When I first read that, thanks to MSNBC’s 2020 election map guy Steve Kornacki, the Gap saw a 90 percent increase in khaki sales, I thought simply: ‘Yeah, that sounds about right.’ (“I’ve got a bunch of them,” he told NBC’s Savannah Sellers, noting that he wore them around the clock while reporting on election night and on the subsequent days after.)
GQ’s Cam Wolf hailed Kornacki’s wardrobe choice as “a win for the enduring appeal and comfort of khakis,” admiring “how boring they are, toeing the line between acceptable and frumpy.” But fashion historian Jessica Glasscock reminds us that the khaki thirst is hardly a new phenomenon, adding, “Blame the Gap” and pointing out that, in the 1990s, following their great success with denim, they’d sought to similarly “cool-ify khakis.” “Their ad campaign was one in which they associated khakis with icons of style with the tagline “[such and such] wore khakis.” Like so:
(Glasscock also points out that it’s hard to imagine some of those featured agreeing to be featured in such ads, especially Jack Kerouac, “who one imagines wouldn’t have signed off on it, had he not drank himself to death.”)
The obvious point of the campaign was to create associations of glamour and style with mass-produced, low-priced trousers, And while, she says, “it remains a stand-out of 1990s advertising today. It was also pretty quickly recognized as a call to deadening, uniform consumerism for emerging corporate drones.” Hence Chuck Palahniuk calling out the offending pants in Fight Club.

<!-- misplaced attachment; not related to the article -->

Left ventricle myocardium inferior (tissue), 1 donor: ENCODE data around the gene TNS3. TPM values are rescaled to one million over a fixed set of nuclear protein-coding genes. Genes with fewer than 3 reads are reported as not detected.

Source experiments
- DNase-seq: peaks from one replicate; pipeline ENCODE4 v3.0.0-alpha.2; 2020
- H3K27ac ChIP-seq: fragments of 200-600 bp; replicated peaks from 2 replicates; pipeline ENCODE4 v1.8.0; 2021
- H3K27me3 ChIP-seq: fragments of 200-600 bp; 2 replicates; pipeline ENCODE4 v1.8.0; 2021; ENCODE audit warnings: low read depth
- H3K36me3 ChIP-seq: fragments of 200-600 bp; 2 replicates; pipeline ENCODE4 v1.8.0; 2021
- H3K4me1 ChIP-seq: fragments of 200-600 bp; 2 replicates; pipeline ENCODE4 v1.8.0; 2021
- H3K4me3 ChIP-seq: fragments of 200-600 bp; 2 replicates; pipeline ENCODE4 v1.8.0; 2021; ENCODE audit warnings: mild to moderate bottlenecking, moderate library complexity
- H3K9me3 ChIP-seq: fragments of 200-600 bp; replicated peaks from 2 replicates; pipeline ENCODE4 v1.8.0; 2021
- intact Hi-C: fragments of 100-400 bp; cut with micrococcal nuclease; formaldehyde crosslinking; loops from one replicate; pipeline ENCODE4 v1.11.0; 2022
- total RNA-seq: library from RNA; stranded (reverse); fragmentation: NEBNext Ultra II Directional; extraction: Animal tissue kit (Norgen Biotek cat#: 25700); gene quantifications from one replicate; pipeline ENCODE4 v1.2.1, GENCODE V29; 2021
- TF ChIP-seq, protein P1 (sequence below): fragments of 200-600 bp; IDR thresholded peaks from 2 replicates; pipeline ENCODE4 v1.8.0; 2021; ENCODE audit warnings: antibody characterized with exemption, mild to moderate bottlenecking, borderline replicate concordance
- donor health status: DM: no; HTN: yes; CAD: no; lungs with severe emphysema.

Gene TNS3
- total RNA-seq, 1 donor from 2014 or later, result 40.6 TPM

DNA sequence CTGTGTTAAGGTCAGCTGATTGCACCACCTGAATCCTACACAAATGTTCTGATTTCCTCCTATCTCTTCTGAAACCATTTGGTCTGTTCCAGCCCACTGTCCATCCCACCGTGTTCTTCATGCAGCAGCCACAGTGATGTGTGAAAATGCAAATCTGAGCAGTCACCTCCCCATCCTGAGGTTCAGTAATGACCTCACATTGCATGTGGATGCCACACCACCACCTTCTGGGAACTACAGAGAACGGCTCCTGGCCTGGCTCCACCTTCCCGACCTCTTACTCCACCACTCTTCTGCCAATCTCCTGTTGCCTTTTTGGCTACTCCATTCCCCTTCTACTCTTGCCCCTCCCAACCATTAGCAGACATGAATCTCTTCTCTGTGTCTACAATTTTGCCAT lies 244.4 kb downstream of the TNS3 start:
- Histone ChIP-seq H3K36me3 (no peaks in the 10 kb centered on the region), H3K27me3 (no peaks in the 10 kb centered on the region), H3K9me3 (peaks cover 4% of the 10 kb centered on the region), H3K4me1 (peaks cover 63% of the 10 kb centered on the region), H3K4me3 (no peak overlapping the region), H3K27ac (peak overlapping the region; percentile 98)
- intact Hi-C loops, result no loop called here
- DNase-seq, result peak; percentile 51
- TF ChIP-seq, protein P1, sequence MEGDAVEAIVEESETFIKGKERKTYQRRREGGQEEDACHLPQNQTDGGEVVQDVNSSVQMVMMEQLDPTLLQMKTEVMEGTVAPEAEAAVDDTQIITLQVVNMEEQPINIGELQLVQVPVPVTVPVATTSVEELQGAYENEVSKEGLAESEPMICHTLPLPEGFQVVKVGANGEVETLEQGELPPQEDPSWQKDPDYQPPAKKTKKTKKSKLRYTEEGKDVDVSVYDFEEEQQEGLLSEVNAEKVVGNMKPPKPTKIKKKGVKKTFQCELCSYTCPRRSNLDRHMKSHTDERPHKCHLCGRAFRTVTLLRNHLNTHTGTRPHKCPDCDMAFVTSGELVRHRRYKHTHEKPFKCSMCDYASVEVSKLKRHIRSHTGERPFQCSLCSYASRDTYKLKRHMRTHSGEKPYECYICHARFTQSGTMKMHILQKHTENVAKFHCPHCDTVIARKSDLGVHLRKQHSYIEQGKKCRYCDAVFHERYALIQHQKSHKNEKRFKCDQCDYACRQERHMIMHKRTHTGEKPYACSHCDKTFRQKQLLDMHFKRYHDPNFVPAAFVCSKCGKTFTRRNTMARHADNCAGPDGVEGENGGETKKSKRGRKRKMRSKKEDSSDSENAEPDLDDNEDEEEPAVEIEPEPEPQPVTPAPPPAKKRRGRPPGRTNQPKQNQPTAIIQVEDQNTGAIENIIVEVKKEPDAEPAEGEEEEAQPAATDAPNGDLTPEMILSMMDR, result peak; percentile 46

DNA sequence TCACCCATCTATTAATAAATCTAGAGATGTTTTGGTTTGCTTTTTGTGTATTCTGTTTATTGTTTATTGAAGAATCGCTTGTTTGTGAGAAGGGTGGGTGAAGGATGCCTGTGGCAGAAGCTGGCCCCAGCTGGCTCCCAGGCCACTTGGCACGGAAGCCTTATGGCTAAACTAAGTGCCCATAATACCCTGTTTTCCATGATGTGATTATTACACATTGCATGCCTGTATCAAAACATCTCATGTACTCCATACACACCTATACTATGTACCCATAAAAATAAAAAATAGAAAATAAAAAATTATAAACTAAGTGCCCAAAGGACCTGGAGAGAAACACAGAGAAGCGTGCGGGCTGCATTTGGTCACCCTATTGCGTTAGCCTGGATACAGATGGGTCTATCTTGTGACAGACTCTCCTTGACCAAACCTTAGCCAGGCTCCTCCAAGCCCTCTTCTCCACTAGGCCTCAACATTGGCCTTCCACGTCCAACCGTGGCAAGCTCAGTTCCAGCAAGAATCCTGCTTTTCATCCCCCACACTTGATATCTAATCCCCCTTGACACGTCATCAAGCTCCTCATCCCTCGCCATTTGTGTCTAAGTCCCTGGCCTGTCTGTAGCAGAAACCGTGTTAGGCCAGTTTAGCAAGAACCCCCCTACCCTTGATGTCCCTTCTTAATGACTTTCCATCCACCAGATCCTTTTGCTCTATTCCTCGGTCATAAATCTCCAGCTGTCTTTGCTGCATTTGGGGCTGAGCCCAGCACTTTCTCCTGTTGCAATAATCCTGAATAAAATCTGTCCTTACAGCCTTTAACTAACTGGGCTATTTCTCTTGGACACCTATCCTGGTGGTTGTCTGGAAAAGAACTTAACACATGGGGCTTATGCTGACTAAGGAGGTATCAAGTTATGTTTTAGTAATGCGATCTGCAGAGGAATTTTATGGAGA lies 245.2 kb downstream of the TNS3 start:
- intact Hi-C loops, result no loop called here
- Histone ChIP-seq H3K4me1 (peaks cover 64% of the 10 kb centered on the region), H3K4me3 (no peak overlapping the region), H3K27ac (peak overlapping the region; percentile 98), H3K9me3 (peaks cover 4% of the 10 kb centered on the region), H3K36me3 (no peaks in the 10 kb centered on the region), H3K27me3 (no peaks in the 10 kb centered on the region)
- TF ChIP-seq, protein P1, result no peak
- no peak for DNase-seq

But as every Democratic primary candidate — and most recently Donald Trump — has come to realize, at its core, this is a nation whose thirst for the Khaki Guy knows no bounds. It may in fact be the case that the Khaki Guy is the only thing that we can all agree is fine enough. How else does one explain how, of all the Democratic candidates, Joe Biden — the same guy you probably declared just a year earlier was too old, or too racist, or too creepy — is now our president elect?
“[Khakis] are completely inoffensive and safely normcore,” says Glasscock. “They clearly say, ‘I knew better than to just wear jeans to this particular event. I respect authority. I am not a disruptor.’”
Does that sound familiar?
Of course it does. President-elect Joe Biden is a living, breathing pair of khakis. That’s the message that delivered him the presidency: If you want nothing to fundamentally change, then I’m your guy.
Kornacki’s khakis and the election of Joe Biden, better than anything else, tell the story of this current moment in our collective appetite for safe blandness. So many of us, after four years of screaming at one another about which pair of pants best fit this country, are finally coming to terms with the fact that the majority of the people who voted for president are ready to go back to brunch. To do so, they need someone in charge who they can trust won’t do the equivalent of donning a pair of 5-inch-inseam shorts — you know, totally wild and hip stuff like giving people free health care.
In 1920, fellow old white guy Warren G. Harding ran on the winning message of a “return to normalcy.” Stating in his post-WWI campaign that, “America’s present need is not heroics, but healing; not nostrums, but normalcy; not revolution, but restoration.” In 2020, Joe Biden won on a similar promise: to “restore the soul of America.”
And the subtext is clear once more: America wants its damn khakis back.